With more than 150 dams proposed for construction and 11 projects in operation, Northeast India is one of the hotspots of global dam building. The biggest project under construction is the Lower Subansiri Dam on the border between the states of Assam and Arunachal Pradesh. Social movements have organized massive protests against the mega-project in the Himalayan foothills over several years. In a huge success, they have just managed to send the turbines for the project back to the sender.
As the report, Mountains of Concrete, recently documented, the proposed dams in India's Northeast threaten fragile ecosystems that are rich in biodiversity, and indigenous communities that have protected these ecosystems for many generations. The dams will also have serious downstream impacts on the floodplains of the Brahmaputra in Assam and Bangladesh.
The Lower Subansiri scheme illustrates the problems of the dams in Northeast India. The 2000 MW project is being developed by NHPC, an Indian state enterprise, at a cost of approximately $2 billion. The 116 meter-high dam will submerge a 47 kilometer stretch of the Subansiri River, a tributary of the Brahmaputra. Its electricity would be exported from the impoverished mountain region to mainland India. The French export credit agency Coface provided $100 million in funding for the project's turbine contract. According to official data, only 38 families will be displaced if the dam is completed. Yet the project will wreak havoc on the rich ecosystems of the Subansiri and Brahmaputra floodplains.
As Neeraj Vagholikar describes in his excellent report, Damming Northeast India, the water level in the Subansiri will fluctuate 400-fold every day once the project is in operation. In winter, the dam will release a trickle of only 6 cubic meters per second for most of the day, but will gush 2,560 cubic meters per second when electricity demand is highest during the evening hours. "The project will starve and flood the dam on a daily basis," comments Vagholikar. This will greatly affect agriculture and wildlife in the floodplains and wetlands of Assam, including the Kaziranga National Park, a World Heritage Site. The high concentration of dams on the tributaries of the Brahmaputra will also create great safety risks. Yet the cumulative impacts of the dams in Northeast India have never been assessed.
The Krishnak Mukti Sangram Samiti (KMSS), a farmers' rights movement in Assam, and the All Assam Students Union have mobilized against the Lower Subansiri Project and other dams for many years. In 2006, Assam's state government invited a team of experts to assess the project's downstream impacts. In June 2010, the experts recommended that the height of the dam be reduced, the safety be improved, and environmental flows be increased. In September 2010, NGO activists, including my colleague Samir Mehta, met with Indian environment minister Jairam Ramesh to discuss dam building in the country's Northeast. After this meeting the minister wrote to the Indian Prime Minister asking for a moratorium on dam building in Arunachal Pradesh.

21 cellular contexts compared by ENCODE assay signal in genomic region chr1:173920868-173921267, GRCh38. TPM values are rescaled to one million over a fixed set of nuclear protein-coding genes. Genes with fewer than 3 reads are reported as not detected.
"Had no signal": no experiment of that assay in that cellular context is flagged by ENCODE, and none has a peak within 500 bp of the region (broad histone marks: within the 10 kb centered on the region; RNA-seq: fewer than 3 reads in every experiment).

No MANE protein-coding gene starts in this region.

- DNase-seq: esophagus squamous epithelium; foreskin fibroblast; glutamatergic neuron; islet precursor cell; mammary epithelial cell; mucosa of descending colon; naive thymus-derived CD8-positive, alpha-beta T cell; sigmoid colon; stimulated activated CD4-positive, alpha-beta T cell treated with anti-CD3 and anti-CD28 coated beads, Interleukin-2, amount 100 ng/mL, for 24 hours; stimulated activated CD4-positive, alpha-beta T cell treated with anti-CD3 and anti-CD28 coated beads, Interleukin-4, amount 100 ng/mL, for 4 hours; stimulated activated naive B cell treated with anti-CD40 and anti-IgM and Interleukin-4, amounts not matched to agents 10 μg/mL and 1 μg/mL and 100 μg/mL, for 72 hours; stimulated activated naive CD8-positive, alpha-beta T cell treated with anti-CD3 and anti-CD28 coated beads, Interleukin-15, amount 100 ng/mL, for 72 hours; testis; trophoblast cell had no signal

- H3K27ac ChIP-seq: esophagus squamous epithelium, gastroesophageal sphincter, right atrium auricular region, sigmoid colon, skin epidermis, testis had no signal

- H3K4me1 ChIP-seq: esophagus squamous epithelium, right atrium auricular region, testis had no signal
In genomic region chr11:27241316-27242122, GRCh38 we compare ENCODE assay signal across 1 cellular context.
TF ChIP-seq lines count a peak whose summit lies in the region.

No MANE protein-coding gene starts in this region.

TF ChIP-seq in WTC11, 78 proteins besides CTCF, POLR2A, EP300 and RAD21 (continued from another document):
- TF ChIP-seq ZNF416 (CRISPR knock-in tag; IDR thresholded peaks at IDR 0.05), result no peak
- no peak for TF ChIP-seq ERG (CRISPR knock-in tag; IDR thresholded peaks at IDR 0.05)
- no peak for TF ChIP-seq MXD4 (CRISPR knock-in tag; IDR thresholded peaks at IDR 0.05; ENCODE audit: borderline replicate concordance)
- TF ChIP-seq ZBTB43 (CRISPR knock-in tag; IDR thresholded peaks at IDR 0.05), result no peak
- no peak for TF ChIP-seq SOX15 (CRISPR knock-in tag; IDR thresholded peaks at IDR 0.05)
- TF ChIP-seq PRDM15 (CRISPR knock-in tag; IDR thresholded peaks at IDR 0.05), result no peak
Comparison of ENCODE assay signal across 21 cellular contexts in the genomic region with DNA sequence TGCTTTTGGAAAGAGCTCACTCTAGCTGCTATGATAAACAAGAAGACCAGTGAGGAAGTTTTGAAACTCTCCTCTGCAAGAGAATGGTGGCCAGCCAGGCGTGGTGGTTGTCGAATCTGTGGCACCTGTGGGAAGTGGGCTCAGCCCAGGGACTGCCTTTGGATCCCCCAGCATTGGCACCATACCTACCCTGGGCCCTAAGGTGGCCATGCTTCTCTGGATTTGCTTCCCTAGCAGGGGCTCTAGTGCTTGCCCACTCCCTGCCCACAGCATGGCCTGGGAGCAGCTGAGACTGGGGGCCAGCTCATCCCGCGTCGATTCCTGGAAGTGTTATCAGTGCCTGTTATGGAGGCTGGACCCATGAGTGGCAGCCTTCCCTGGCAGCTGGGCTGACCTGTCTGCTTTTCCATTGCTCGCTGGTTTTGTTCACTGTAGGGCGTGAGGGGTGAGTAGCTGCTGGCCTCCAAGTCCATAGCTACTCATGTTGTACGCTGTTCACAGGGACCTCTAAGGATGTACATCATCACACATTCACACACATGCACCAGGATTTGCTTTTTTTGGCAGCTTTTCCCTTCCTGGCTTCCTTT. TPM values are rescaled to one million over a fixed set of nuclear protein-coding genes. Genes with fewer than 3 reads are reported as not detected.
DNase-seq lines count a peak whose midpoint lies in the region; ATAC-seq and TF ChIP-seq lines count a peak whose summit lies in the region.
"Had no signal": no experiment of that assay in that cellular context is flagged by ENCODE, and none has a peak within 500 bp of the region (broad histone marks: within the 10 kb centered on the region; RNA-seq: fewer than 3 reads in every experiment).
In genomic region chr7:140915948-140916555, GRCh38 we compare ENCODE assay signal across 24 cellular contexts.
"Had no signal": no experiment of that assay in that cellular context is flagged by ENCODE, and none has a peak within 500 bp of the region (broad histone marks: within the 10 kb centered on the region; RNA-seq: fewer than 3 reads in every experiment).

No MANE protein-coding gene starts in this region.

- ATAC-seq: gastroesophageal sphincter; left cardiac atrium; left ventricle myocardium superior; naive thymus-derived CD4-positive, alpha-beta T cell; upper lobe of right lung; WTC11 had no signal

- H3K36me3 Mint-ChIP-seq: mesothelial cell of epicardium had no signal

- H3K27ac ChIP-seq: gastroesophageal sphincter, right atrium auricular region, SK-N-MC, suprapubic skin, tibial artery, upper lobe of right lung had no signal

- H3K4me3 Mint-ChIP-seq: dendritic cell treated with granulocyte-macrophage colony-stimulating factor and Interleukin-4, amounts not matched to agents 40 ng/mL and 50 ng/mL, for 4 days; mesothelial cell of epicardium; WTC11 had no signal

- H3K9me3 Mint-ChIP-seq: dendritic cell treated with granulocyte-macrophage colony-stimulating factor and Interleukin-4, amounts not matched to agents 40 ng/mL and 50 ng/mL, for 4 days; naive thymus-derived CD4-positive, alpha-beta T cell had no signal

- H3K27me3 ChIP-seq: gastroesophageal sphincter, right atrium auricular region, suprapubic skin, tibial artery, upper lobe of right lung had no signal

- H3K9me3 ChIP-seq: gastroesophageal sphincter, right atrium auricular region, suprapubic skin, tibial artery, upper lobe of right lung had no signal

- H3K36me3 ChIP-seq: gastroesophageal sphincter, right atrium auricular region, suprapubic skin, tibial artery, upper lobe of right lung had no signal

At this time, at least 40 organizations are working to stop the Lower Subansiri Dam. The grassroots movement not only relies on political lobbying, but also organizes pressure on the street. Since August 2010, it has prevented the turbines for the hydropower project, which were manufactured by the French company Alstom in India, to be delivered to the construction. The KMSS farmers movement threatened to block the transport by organizing sit-ins on the state highway.
In early May, the dam builder tried to move the turbines closer to the construction site on three barges under the covert of the night. Yet hundreds of activists of were on the alert and prevented the cargo to be unloaded in Sonitpur and the state capital of Guwahati. On May 6, the transport company gave in and announced that it would move the turbines out of the state and through Bangladesh all the way to Calcutta.
Internationally, downstream impacts of dams have gained increased public attention in recent months and years. A scientific study found in June 2010 that such impacts have affected an estimated 472 million people and some of the world's most productive ecosystems. The activists in Assam have captured the public imagination and created strong public pressure in their state. They have created a model of how downstream-affected populations can stop projects that do not respect their rights and interests.